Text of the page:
SUMMIT COUNTY, Colo. (KDVR) — New pre-evacuations were issued for County Road 2020, east and uphill of County Rd. 2020, and north of County Rd. 2021 to include Daley Ranch due to the Ptarmigan Fire on Tuesday afternoon.
The Ptarmigan Fire grew to roughly 83 acres, threatening 617 structures valued at $411 million as of Tuesday morning.
Officials provided a detailed update on the status of the fire and personnel working to contain it. The size of the fire will be reassessed on Wednesday, but it has grown to the east and the north, and the wet weather has helped.
There is a two-hour window between 8 a.m. and 10 a.m. that residents will be allowed to get back to their homes to gather belongings but they must get credentials first. Those credentials can be obtained at the Silverthorne Town Hall starting at 7 a.m.
Chris McStay lives just below the evacuation zone, and spent Tuesday morning packing up belongings in case the winds shifted.
“We spent some time thinking about that, and it felt pretty tense, honestly,” he says. “I’ve watched the fire come down the mountain a bit, and sort of get nearer and nearer to those homes.”
Crews say Tuesday’s rain was beneficial, but also stopped them from being able to use helicopters and airplanes.
Due to the inaccessible terrain, firefighters say they’ll need those aerial operations to ultimately contain the fire.
“If we keep getting moisture, that’s really going to help, but it took a really long time for these heavy fuels, this thick timber to get as dry as it is, so it’s going to take a long time for the moisture to have an impact on it,” says David Boyd, with the U.S. Forest Service.
More than a dozen agencies are now fighting the fire, with multiple engines now stationed at at-risk
“We have engine crews parked in the driveways,” says Steve Lipsher with Summit Fire and EMS. “They’ve strung hose line, and they’re prepared to stopping the fire from getting too close to the home.”
Lipsher says agencies from every neighboring county arrived this morning, helping fortify that defense.
“This fire’s burning in some pretty tenacious fuels, it’s going to take a long time to get it fully contained, and out,” he says.
Initial pre-evacuations were in effect for Fly Line Drive and Bald Eagle Road.
“We saw a lot of fire activity over the night which, with temperatures dropping, was a little bit surprising to see,” U.S. Forest Service Dillion District Ranger Adam Bianchi said. “Unprecedented fire activity and we think it grew another 40 acres overnight.”
“With the incoming storm and the winds changing direction and what we’ve seen this morning since the sun has come up and warmed up the fire and activity, we just want to be prudent and proactive and obviously precautionary,” Summit County Sheriff Jaime FitzSimons said.
Residents who have been evacuated can pick up credentials at the Silverthorne Town Hall during business hours. Credentials will allow residents to return to their homes to pick up some items when first responders deem it safe.
“We’re going to look for windows for you folks to get back up into those two neighborhoods to get anything you might have left,” FitzSimons said. “Those are the only credentials that will allow you back up in the neighborhood so that we can track who we let in and, most importantly, that you get back safely.”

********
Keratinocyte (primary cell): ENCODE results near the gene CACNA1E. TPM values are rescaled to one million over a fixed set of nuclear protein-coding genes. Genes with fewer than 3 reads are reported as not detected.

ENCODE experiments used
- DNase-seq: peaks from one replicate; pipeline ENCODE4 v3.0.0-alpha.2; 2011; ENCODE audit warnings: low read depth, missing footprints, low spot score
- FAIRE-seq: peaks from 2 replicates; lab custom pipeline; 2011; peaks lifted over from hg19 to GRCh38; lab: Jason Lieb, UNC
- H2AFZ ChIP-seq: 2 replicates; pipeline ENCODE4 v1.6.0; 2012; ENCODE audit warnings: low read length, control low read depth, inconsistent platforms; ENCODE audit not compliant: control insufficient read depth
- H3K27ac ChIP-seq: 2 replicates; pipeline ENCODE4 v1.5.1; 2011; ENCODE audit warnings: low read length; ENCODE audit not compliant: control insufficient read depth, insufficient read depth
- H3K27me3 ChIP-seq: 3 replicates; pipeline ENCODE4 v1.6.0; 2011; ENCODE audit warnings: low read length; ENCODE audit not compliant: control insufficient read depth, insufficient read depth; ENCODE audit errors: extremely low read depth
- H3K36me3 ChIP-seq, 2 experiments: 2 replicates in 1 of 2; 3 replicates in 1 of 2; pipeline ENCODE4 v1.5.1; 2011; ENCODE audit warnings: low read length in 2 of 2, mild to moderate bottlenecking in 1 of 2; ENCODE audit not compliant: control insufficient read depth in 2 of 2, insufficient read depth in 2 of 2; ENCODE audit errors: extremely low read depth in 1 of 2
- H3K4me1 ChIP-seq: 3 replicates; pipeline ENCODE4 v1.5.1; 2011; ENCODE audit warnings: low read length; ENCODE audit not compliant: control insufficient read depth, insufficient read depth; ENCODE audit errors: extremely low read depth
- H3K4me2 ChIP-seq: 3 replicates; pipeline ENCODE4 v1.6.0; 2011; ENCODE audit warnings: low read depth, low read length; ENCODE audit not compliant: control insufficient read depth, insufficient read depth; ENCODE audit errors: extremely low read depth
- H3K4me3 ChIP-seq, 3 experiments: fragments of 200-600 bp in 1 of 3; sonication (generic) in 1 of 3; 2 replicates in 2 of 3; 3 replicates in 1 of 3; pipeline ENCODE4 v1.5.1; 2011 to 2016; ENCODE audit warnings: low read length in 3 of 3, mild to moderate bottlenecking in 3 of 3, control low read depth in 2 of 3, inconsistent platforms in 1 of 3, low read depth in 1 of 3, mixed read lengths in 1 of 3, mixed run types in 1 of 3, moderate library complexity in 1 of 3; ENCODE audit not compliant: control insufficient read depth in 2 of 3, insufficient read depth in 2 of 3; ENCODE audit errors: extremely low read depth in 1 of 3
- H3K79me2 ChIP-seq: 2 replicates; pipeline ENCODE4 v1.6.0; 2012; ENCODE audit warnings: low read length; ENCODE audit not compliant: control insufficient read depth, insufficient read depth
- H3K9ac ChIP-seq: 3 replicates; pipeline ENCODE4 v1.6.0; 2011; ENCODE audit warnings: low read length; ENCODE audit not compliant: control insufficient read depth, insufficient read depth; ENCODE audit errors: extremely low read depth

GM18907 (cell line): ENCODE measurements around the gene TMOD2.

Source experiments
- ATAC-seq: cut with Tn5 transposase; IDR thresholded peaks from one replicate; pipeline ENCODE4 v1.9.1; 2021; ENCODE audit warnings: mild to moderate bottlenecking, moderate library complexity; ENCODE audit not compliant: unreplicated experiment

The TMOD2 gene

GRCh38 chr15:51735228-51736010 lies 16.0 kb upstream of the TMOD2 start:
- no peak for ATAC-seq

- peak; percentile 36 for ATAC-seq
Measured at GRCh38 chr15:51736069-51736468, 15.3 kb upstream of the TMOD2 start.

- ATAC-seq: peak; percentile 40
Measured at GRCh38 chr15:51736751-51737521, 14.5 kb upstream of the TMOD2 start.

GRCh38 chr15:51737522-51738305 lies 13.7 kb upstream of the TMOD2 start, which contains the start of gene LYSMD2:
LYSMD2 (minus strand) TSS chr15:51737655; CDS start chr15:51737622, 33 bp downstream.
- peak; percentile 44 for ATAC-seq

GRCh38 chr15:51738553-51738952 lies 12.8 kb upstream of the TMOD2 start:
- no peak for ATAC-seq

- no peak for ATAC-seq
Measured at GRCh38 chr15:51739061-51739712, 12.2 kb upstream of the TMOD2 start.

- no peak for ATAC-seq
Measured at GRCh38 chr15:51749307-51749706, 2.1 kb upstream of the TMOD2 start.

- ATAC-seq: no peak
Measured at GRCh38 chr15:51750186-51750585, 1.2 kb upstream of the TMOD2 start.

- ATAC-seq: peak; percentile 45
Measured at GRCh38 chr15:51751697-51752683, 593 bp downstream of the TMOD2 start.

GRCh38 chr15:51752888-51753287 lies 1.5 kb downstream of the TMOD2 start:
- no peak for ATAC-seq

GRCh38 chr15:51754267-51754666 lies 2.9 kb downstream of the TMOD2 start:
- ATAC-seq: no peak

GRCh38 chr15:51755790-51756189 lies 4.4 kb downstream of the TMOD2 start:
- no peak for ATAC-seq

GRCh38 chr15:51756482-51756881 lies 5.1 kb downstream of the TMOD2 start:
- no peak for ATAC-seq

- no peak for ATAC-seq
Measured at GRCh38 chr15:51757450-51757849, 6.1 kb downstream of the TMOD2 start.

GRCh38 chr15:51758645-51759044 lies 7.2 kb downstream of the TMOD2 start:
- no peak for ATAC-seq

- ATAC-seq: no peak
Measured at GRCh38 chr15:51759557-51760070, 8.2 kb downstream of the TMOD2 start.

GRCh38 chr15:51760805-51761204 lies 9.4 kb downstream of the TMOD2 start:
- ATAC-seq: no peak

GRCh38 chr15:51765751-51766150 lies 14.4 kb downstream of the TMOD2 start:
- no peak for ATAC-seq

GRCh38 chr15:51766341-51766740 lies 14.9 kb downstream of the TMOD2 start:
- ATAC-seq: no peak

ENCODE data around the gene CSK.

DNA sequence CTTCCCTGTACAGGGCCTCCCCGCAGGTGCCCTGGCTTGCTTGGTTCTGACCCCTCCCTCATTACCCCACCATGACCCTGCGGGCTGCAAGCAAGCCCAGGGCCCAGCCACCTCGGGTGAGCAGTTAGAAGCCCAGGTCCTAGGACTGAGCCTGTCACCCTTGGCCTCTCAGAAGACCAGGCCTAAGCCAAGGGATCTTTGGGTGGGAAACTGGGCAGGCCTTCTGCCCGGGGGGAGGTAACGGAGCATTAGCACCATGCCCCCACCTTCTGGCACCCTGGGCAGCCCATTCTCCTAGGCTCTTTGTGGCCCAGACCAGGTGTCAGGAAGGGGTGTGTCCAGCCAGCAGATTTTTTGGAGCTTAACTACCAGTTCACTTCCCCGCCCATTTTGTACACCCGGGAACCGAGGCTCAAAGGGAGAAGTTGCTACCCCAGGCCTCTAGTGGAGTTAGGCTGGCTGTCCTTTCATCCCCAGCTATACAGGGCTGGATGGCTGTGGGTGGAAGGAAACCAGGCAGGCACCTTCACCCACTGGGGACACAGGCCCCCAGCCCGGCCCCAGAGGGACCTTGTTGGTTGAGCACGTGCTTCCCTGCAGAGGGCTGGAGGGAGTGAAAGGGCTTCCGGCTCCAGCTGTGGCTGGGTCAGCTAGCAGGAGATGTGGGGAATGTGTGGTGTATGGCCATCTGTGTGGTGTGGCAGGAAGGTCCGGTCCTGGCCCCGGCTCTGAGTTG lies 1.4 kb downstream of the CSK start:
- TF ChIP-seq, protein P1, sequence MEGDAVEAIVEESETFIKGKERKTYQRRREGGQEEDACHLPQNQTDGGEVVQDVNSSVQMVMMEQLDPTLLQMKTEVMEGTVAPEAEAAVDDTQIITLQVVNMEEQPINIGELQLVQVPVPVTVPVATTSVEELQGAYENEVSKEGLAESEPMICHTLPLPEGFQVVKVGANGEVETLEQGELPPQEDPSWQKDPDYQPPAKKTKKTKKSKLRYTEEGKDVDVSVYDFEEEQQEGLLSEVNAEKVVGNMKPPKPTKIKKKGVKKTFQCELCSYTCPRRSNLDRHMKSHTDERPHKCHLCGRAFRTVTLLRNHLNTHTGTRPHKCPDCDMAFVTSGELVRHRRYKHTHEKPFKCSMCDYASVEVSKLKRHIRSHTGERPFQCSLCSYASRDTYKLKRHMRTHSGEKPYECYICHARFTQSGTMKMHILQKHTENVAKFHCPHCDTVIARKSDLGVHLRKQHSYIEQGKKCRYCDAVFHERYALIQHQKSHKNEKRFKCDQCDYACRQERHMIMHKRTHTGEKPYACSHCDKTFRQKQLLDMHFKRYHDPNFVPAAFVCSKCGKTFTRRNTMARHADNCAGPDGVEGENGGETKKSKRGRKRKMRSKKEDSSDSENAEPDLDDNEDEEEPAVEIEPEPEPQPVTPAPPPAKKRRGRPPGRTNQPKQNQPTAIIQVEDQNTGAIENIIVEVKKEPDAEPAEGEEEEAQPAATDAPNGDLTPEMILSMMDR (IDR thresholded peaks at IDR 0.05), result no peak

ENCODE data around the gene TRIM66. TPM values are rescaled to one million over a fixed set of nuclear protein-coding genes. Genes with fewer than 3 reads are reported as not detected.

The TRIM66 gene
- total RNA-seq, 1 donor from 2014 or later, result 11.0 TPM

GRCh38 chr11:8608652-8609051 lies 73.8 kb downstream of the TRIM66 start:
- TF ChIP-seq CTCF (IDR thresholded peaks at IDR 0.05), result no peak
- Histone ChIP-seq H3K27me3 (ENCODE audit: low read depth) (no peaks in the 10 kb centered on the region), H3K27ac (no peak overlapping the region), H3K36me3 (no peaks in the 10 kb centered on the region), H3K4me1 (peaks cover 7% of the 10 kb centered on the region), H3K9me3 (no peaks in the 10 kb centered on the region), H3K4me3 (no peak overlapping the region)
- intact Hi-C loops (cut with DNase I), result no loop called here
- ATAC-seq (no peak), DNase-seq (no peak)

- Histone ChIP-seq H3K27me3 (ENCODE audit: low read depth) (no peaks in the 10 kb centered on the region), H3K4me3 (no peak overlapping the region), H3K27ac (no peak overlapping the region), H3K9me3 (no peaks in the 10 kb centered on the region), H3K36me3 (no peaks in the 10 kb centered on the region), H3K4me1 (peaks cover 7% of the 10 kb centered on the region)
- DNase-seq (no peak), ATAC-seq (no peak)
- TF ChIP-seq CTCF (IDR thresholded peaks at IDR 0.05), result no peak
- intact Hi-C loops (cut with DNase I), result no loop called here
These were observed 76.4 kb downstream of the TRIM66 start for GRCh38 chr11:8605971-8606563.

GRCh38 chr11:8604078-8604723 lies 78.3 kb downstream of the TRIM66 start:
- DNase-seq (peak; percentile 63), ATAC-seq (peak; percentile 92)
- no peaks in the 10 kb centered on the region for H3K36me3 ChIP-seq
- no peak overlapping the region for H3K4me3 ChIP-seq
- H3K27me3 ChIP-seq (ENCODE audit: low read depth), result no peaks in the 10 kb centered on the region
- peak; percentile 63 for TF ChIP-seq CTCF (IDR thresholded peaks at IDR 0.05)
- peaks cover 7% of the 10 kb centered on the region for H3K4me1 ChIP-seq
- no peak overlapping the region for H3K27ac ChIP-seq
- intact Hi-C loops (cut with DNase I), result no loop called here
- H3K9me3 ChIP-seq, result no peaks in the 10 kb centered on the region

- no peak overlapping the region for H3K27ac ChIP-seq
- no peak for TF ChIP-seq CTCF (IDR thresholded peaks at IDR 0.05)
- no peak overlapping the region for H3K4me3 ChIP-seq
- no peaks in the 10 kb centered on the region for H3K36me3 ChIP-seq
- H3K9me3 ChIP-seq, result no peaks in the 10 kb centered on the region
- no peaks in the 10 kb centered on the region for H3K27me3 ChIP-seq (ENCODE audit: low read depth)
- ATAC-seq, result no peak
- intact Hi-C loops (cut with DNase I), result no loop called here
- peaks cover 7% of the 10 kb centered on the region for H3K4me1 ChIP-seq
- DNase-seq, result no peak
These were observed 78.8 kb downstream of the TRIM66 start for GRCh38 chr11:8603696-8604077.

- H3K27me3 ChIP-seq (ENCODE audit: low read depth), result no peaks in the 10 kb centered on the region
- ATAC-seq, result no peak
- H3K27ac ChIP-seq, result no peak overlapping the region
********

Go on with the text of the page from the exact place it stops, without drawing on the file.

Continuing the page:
Evacuated resident Arthur Hardin hopes to get back sooner than later so he can feed his fish.
“I’m glad to hear they have a lot of resources coming in, looks like they are on top of it,” Hardin said. “I just hope the weather will do what it’s predicted.”
Crews hope rain over the next few days and additional personnel will make a big difference.
“We’re still getting our bearings a little, bit but the big goal today is hit the west flank and the south flank,” Bianchi said.
“It’s scary, it’s scary to watch, it’s scary to see so close to neighbors and friends,” Summit County resident B Casapulla said.
Casapulla picked up a close friend from the evacuation zone Monday night. Her friend is a widow who is in the early stages of dementia.
“She left with her dog and her dog food and her purse,” Casapulla said. “I wanted to try to get credentialed for her, it would be hard to get her back here and understanding what’s going on with this.”
A number of residents in the county are extending their homes to evacuated friends like Casapulla.
“That’s Summit County, that’s what we do for each other,” Casapulla.
There will be another community briefing at 6 p.m. at Silverthorne Town Hall.
As of Tuesday at 2:40 p.m., here’s what we know about the fire:
When did the fire start?
The fire was first reported on the White River National Forest property on Monday around 4:30 p.m.
How big is the fire?
The fire was estimated to be around 83 acres
How are firefighters battling the fire?
A heavy helicopter and two single-engine air tankers are helping in the fight, according to White River National Forest. More fire crews are expected to arrive at some point on Tuesday. Heavy mixed timber, including dense stands of dead-standing and downfall lodge pole pines are making it difficult for firefighters to fight the fire on the ground.
Mandatory evacuations are in place for Hamilton Creek above Silverthorne and a pre-evacuation order is in place for Lower Hamilton Creek and Angler Mountain.
The American Red Cross emergency shelter opened at Summit Middle School located at 158 School Road in Frisco. Community members may call 970-668-9700 for the latest information, which also will be available on social media and websites for Summit County, Summit Fire & EMS, the Town of Silverthorne and the U.S. Forest Service.
Are any homes threatened?
Currently, no homes are being threatened by the fire.
A cold front will arrive on Tuesday, bringing cooler temperatures and lower humidity. This will allow more favorable firefighting conditions.